Government

Government Agencies In Compliance for 2nd Consecutive Year

The Office of Management and Budget (OMB) reports that for fiscal 2006, eighteen of 24 agencies received clean audits.

Delta’s Assets Get Small Boost from U.S. Government

Judge Adlai S. Hardin of the U.S. Bankruptcy Court in Manhattan ruled Monday that the U.S. government should pay Delta Airlines $14.6 million for flights the airline provided for military personnel after Delta filed for bankruptcy in September 2005. The government has withheld payment, claiming that Delta owed $26.2 million for pre-bankruptcy ticket overcharges that had resulted from a faulty Department of Defense (DOD) travel billing system, according to an Associated Press report.
A&A

SBA Changes the Rules for Small Businesses Seeking Federal Contracts

A week after Democrats reclaimed the Congress, a situation likely to thwart the Bush Administration’s plans to close the embattled Small Business Administration (SBA), the agency on Tuesday announced new regulations and measures intended to help small businesses secure more federal government contracts, while improving transparency and accountability.The most significant of the measures is a new regulation requiring small businesses to recertify their size status when a long-term contract option is exercised, the business is purchased by or merged with another business or upon completion
Tax

IRS User Fees Increase for Installment Agreements

The Internal Revenue Service (IRS) on Monday announced the first increases in user fees for installment agreements.
Tax

Mixed Reaction to New Congress from Small Business Groups

Health coverage, taxes and government regulation, the most difficult problems for small businesses, are issues that a lot of newly elected representative to the U.S. House of Representatives understand, according to Dan Danner, senior vice president for public policy with the National Federation of Independent Business (NFIB), the Associated Press reports.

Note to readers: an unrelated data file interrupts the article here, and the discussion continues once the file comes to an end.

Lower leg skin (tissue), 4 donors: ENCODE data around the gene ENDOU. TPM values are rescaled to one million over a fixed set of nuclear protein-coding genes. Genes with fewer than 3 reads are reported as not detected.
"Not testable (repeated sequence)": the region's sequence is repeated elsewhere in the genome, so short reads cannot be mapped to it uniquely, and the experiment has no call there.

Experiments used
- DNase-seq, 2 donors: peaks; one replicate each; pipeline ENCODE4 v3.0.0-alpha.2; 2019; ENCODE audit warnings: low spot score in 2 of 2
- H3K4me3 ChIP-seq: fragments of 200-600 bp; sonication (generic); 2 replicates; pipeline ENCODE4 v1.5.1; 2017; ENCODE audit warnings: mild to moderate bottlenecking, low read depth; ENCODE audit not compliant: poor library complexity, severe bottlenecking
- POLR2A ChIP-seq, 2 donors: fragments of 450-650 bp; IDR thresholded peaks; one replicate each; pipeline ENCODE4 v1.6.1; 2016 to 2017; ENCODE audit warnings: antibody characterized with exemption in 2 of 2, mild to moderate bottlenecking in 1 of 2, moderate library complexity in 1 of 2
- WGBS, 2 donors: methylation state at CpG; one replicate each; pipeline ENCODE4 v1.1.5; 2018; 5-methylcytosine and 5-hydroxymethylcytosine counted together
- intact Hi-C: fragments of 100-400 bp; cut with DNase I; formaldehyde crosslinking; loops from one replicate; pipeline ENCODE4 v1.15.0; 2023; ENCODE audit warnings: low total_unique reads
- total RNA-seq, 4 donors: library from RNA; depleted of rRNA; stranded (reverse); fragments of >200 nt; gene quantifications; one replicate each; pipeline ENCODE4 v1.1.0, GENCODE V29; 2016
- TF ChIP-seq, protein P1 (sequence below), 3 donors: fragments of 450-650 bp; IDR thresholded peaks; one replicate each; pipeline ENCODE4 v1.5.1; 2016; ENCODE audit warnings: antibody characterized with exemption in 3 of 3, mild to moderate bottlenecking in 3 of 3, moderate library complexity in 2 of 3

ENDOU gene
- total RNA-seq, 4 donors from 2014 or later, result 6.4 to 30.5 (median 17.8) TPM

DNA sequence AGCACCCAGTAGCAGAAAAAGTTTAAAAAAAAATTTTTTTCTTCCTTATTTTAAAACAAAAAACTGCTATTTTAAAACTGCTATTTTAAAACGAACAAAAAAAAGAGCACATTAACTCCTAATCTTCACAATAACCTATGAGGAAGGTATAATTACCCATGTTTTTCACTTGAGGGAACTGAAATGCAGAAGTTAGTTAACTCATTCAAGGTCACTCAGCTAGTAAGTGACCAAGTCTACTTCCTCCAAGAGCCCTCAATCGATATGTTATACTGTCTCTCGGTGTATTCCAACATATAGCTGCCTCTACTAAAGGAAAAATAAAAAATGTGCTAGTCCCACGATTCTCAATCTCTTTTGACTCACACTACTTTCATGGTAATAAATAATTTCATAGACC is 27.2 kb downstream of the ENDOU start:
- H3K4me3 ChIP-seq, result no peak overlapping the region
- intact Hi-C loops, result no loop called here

Technology

Debate Heats Up Over Need for Free IRS Web Portal

A major debate is brewing within the tax industry that may result in Congress mandating that the Internal Revenue Service (IRS) offer its own free-filing service.IRS Commissioner Mark Everson said last week that poor quality of tax return preparation by private companies, along with “predatory” refund anticipation loans, is feeding the debate over whether the IRS should allow taxpayers to file their federal income tax returns online without assistance from a tax preparer, Government Executive reported.
Tax

Winners and Losers Among Ballot Propositions Affecting Taxes

Voters approved 141 of the 205 initiatives and referendums on the ballots of 37 states in Tuesday’s election, rejecting only 59, according to iandrinstitute.org’s Ballotwatch. Five measures, including Arizona’s controversial cap on property tax increases, remain to be decided.

GASB Introduces New, Improved <i>Comprehensive Implementation Guide</i>

Two previously freestanding implementation guides have been included for the first time in the 2006-2007 edition of the Comprehensive Implementation Guide, published last week by the Governmental Accounting Standards Board (GASB).

Senate May Reverse Closing of Iraq Auditor’s Office

The military authorization bill signed by President Bush in mid-October calls for the termination of the Office of the Special Inspector General for Iraq Reconstruction (SIGIR) by October 1, 2007. Susan Collins (R – Maine), chairwoman of the Senate Committee on Homeland Security and Government Affairs, says that provision was not in the conference version of the bill, the New York Times reports. In addition, some analysts say that the content of reports issued by the office, which were critical of weapons oversight by the U.S. military and accounting methods used by the U.S.
Tax

Republicans Point to Benefits of Low Taxes; Democrats Weigh Economic Policy Options

With the 2006 congressional election less than a week away, President Bush is campaigning for his fellow Republicans on the strength of the economy and on his tax cuts. Democrats, who may gain a majority in Congress and with it some control over the nation’s purse strings, are weighing their options.
Tax

Corporate America Fighting Back Against Lawsuits, Regulations

Two influential industry groups are developing proposals that would make it more difficult for investors to file civil suits against companies and accounting firms, while also strengthening protections from criminal cases brought by government prosecutors.The groups, which have close ties to the Bush administration, hope to limit the liability of accounting firms for the work they do for clients so that individuals are targeted for wrongdoing, not entire companies, the New York Times reported.One of the groups drafting proposals is the U.S.